Published: 8/05/2010 at 12:00 AM
Newspaper section: News
Among the five points in Prime Minister Abhisit Vejjajiva's road map to national reconciliation is a proposal to build an expanded social welfare system for the poor. This is long overdue, and one of the priorities should be the creation of an effective safety net for the growing numbers of elderly.
Many are being left to fend for themselves as the traditional family unit breaks apart, creating a social crisis that must be dealt with. This is just one aspect of the planned reforms to end social injustice but it is an important one. Caring for the elderly has long been one of the great filial obligations of Thai society. It is a tradition that has made the "golden years" a time of joy for many. But as the times change, so do attitudes towards marriage and family, backed by a growing desire for greater individualism.
As the extended family disintegrates, many of the aged are being forced to seek help elsewhere and the filial piety that has long been a core value of society throughout Asia melts away, to be replaced by pricy care homes and support groups. Doctors responsible for mental health have linked this trend to increases in anxiety, depression and even suicide.
Concern over the apparent deterioration in standards of care for the aged led to the convening of a recent conference in Singapore. The conclusions were generally positive and showed that some governments have begun to take action. For example, Malaysia gives priority housing to adults who have their parents living with them. Thailand, the Philippines and Malaysia offer tax breaks for relatives caring for elderly family members.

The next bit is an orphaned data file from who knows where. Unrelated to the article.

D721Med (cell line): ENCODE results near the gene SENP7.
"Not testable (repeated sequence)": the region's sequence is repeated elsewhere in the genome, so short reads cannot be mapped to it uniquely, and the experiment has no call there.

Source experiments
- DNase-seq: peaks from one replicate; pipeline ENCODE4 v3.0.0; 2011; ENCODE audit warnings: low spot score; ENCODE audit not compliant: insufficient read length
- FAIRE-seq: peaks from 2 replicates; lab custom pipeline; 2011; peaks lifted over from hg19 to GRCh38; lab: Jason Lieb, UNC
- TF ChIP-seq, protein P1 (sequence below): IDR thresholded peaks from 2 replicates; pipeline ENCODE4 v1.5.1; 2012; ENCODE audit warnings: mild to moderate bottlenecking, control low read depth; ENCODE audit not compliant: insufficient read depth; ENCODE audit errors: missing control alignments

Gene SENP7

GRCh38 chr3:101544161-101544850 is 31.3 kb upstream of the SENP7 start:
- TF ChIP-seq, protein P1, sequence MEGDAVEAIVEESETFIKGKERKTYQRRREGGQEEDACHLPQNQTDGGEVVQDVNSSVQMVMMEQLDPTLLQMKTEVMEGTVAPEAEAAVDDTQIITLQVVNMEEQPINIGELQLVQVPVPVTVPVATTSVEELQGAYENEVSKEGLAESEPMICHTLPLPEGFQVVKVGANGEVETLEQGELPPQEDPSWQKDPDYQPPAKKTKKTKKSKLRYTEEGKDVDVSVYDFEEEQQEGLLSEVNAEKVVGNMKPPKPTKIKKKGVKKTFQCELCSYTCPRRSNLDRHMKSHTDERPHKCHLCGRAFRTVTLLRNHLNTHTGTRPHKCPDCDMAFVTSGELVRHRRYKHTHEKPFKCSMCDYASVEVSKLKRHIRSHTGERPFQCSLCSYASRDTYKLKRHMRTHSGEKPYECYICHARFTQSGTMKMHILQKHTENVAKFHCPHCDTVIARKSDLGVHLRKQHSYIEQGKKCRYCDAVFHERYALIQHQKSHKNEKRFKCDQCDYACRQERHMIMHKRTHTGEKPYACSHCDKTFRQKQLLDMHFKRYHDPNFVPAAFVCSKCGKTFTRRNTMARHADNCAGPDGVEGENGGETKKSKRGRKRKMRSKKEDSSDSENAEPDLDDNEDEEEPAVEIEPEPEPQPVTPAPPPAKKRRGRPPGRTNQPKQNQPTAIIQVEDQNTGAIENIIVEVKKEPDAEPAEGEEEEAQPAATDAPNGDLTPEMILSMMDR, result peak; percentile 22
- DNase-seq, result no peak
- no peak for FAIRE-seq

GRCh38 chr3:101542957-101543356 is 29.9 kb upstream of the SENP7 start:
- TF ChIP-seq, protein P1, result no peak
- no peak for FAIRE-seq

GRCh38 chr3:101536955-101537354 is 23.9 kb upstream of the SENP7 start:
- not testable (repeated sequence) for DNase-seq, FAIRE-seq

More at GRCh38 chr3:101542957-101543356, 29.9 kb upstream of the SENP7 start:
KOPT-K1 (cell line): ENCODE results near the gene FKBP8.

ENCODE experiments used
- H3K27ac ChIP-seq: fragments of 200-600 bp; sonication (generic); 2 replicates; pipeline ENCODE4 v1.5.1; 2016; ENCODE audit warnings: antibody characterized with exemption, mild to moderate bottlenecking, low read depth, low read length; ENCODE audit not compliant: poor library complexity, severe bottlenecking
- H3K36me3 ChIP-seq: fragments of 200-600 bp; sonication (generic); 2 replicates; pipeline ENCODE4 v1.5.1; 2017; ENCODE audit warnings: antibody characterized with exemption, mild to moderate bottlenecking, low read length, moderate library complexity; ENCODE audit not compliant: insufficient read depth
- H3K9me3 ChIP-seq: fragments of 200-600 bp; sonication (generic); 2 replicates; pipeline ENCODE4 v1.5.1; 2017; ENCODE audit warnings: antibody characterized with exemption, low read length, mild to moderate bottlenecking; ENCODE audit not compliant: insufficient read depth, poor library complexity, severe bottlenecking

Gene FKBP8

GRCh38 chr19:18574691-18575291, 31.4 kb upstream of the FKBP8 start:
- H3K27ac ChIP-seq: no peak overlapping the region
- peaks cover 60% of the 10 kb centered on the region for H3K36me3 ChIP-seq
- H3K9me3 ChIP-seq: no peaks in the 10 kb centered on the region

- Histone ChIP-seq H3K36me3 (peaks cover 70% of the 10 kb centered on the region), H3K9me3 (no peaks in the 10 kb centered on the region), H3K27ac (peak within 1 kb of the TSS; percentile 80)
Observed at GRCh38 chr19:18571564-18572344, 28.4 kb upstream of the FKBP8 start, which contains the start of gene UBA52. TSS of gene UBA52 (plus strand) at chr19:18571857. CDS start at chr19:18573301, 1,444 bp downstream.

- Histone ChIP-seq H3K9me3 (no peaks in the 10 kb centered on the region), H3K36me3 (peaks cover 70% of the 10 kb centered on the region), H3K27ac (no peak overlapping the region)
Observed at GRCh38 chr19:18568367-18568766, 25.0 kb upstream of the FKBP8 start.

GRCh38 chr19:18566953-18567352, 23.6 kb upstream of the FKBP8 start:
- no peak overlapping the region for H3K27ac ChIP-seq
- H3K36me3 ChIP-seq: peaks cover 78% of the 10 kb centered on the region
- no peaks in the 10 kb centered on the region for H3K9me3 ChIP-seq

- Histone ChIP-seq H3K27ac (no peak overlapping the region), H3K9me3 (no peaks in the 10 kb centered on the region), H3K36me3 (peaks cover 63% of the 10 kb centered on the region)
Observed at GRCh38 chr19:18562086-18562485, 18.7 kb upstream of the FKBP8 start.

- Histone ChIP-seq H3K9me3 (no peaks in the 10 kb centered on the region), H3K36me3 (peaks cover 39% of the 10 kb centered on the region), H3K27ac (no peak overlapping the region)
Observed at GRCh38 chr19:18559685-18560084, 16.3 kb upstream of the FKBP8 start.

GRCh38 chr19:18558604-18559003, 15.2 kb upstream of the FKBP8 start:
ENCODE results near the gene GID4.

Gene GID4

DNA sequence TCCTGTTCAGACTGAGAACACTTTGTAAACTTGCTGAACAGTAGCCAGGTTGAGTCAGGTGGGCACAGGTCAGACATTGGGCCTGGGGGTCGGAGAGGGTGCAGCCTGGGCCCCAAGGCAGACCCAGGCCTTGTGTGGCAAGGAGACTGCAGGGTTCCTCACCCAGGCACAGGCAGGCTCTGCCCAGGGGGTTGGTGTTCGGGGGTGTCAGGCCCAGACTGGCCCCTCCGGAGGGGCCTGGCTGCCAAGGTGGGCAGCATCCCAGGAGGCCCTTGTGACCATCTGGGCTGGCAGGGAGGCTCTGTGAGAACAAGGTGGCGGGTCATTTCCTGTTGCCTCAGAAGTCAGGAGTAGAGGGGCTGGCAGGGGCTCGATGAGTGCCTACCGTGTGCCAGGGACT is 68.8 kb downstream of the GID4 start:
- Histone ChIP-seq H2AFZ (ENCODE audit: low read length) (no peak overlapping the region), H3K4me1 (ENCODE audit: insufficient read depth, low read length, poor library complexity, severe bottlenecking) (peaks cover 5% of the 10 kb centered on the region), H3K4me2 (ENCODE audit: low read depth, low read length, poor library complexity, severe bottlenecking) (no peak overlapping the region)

China is particularly badly off because the one-child policy has reduced the number of traditional care-givers and residential homes and hospitals are often full. Most adult children, tied down with work and their own families, do not have the time or energy to properly care for their parents. While the situation here is better, the long-term outlook is cause for concern.
As a direct result of family planning policy, Thai population growth rates have plummeted since 1975 and demographers say grandparents have gone from having as many as 66 potential care-givers to as few as five. The spectre of zero growth looms and that will lead to a society in which the old outnumber the young.
Private or state institutional care or residential homes are commonplace in the West but are not as popular here. They meet resistance because of the restrictions they place on freedom, individuality and lifestyle and, of course, the splitting up of families. In a traditional home environment, 3 to 5 generations often lived together under the same roof and many still do. But we must plan ahead and provide economical community-based elderly service centres to help in tasks such as cleaning, cooking and shopping and providing basic health care.
The gradual shift from an agricultural economy to one dominated by industry and services has had a profound effect on rural life and sparked a migration to the cities, where the work is. With better medical care, people are living longer and each successive generation is smaller than the last. That means there are fewer young people to enter the work force and pay taxes to support retirees. Although the process is a gradual one, planning does need to be done now.
The older generation will need to retire later, but also acquire skills that employers need. Malaysia provides job re-training and placement. The Philippines and Singapore offer employers of older people incentives in the form of tax deductions. Our government needs to be just as proactive.